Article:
Safe Haven Buying: Kool Aid Intoxication of the Housing Bust

You want to buy with your fancy friends? I’m tellin’ you the rally’s got to end. Don’t bring them down. I’ll tell you once more as prices bounce off the floor, they will go down.real_estate_only_goes_up

Prices have crashed nationwide because buying only made sense as long as prices were going up. Once the rally stopped, prices were doomed to crash because the only alternate reason to buy is to save money versus renting. In many areas of the country, prices are low enough that buying makes sense because it is cheaper to own than to rent. Locally, that is not the case.

During the rally kool aid intoxication caused people to buy to capture appreciation, but this is not the only manifestation of kool aid intoxication. Now, some people are buying merely because prices have not gone down. This reason is just as crazy because it isn’t grounded in anything tangible. The herd is seeking protection from the crash, and people are buying in areas simply because other people are buying and holding up prices. This isn’t careful analysis, it is herd-following foolishness.

Back in 2007, many real estate boards had heated arguments between bulls and bears. The bulls would pull up charts showing the huge preceding rally as evidence that prices would go up forever. It is hard to argue with a chart, but past performance is no guarantee of future outcomes, and just as the bears predicted, prices fell off a cliff.

Those who argue for safe-haven speculation make the same argument: prices haven’t fallen therefore they will not fall. The bulls ignore the huge inventory of distressed properties as if it isn’t there. “I’ll believe it when I see it,” they say. How much more obvious does it need to be? We can see years worth of inventory in the foreclosure pipeline, and although we don’t have addresses of the shadow inventory, First American CoreLogic does, and they say 8.4% of Orange County mortgage holders are delinquent on their payments. That doesn’t seem particularly safe to me.

New Trulia Real Estate Index: Rent vs. Buy

Today Trulia announced America’s Top 10 Cities to Buy vs. Rent and the Top 10 Cities to Rent vs Buy.  Trulia calculated the price-to-rent ratio using the average list price compared with average rent on 2 bedroom apartments, condos and townhomes listed on Trulia.com. To create the list, Trulia analyzed the largest 50 cities in America, by population.

Top 10 Cities to Buy vs. Rent

City Price-to-Rent Ratio
1. Minneapolis, Minnesota 8
2. Arlington, Texas 8
3. Miami, Florida 8
4. Fresno, California 8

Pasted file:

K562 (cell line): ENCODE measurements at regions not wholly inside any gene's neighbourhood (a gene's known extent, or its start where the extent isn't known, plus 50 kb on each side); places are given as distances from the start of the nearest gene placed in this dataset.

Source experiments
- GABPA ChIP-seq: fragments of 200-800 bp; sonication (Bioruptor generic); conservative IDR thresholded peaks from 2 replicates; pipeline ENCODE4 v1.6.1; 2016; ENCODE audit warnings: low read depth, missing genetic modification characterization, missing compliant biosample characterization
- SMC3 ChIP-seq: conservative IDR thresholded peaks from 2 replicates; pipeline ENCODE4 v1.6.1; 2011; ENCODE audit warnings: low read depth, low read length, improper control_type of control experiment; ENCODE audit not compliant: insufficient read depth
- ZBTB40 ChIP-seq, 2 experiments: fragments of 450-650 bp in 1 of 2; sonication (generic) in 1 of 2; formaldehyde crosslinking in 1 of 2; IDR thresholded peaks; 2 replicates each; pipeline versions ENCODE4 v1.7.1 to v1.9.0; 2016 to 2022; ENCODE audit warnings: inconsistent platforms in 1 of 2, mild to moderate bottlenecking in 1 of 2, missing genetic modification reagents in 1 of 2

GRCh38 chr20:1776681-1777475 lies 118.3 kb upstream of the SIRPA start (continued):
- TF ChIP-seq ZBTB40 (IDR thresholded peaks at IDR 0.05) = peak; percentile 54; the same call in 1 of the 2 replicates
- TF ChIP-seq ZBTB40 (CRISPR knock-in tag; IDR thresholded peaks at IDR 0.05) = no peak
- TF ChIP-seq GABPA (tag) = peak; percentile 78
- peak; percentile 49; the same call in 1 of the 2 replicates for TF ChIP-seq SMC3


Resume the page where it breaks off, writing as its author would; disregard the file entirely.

5. San Antonio, Texas 8
6. Mesa, Arizona 9
7. Jacksonville, Florida 9
8. Phoenix, Arizona 10
9. El Paso, Texas 10
10. Las Vegas, Nevada 11

“At the peak of the real estate bubble, cities like Miami, Phoenix and Las Vegas were not affordable for many. Now the opposite is true,” said Pete Flint, co-founder and CEO of Trulia. “Home sellers in these hard hit areas are forced to lower their prices to compete with all the foreclosures on the market. As a result , these unattainable markets are so affordable it makes better financial sense to buy than rent.”

Yes, it is better to own than to rent in all of the places listed above. I would also include most of Riverside County. Prices in these areas are well below rental parity. Renters in these areas pay a premium for the freedom of movement and lack of liability — as they should. Renting is supposed to cost a premium. Ownership is a burden; taxes, maintenance, debt service, transaction costs, and illiquidity.

Top 10 Cities to Rent vs. Buy

City Price-to-Rent Ratio
1. New York, New York 33
2. Omaha, Nebraska 26
3. Seattle, Washington 25
4. Portland, Oregon 22
5. San Francisco, California 22
6. Oklahoma City, Oklahoma 21
7. Kansas City, Missouri 20
8. San Diego, California 20
9. Cleveland, Ohio 20
10. Dallas, Texas 19

“It is not a surprise to see cities like New York and San Francisco on the ‘Rent’ cities but I was surprised to see areas like Omaha, Oklahoma City and Kansas City on our rental list, “said Flint “We’re not suggesting that it’s unwise to buy in these areas, though – just that it’s significantly more expensive than renting. In many of these cities, even though home buying is much more costly than renting, prices are still much lower than they have been in a long, long time.”

To see the Top 50 City Rent v Buy Index, please click here to download.

Trulia.com’s Rent vs. Buy Index – Interpretation Key

Price-to-Rent Ratio of 1-15: It is much less expensive to own than to rent a home in this city Price-to-Rent Ratio of 16-20: It is more expensive to own a home in this city are The total costs of ownership of a home in this city are greater than the costs of renting, but it might still make financial sense depending on the situation. Price-to-Rent Ratio of 21+: The total costs of owning a home in this city are much greater than the costs of renting.

Definitions: Total costs of home ownership include mortgage principal and interest, property taxes, hazard insurance, closing costs at time of purchase and ongoing HOA dues and private mortgage insurance, where applicable. Total costs of homeownership include an offset for the tax advantages of homeownership, including mortgage interest, property tax and closing cost deductions.

Total costs of renting include rent and renter’s insurance.

I was surprised to see San Diego is still unaffordable. Prices have crashed pretty hard there as they led Orange County on the way up and on the way down. If ownership is still more expensive than rent, that market may experience more pain.

One of the weaknesses of the Trulia method is that it does not take into account changes in affordability based on interest rates. With our current 5% interest rates, price to rent ratios near 20 are close to rental parity.

A Fresh Look at Rent vs. Buy

“Why on Earth would you buy down here when you can rent?” asked a friend of mine in Miami Beach not long ago. “Buying is so over.”

He promptly moved to Manhattan for work reasons–and bought a $1 million loft on the Upper West Side.

Note the typical behavior. People want to buy when prices are up, and turn more wary when they’ve collapsed. Logically it makes no sense.

Mathematically, it makes no sense either. The various strata of the market are spread out based on incomes and amounts borrowed. During the housing bubble, the low end increased in price because first-time homebuyers whose income could only afford a $200,000 were instead given a $500,000 mortgage. The added $300,000 pushed up all prices in the marketplace. The natural spread between the low end and the high end was maintained.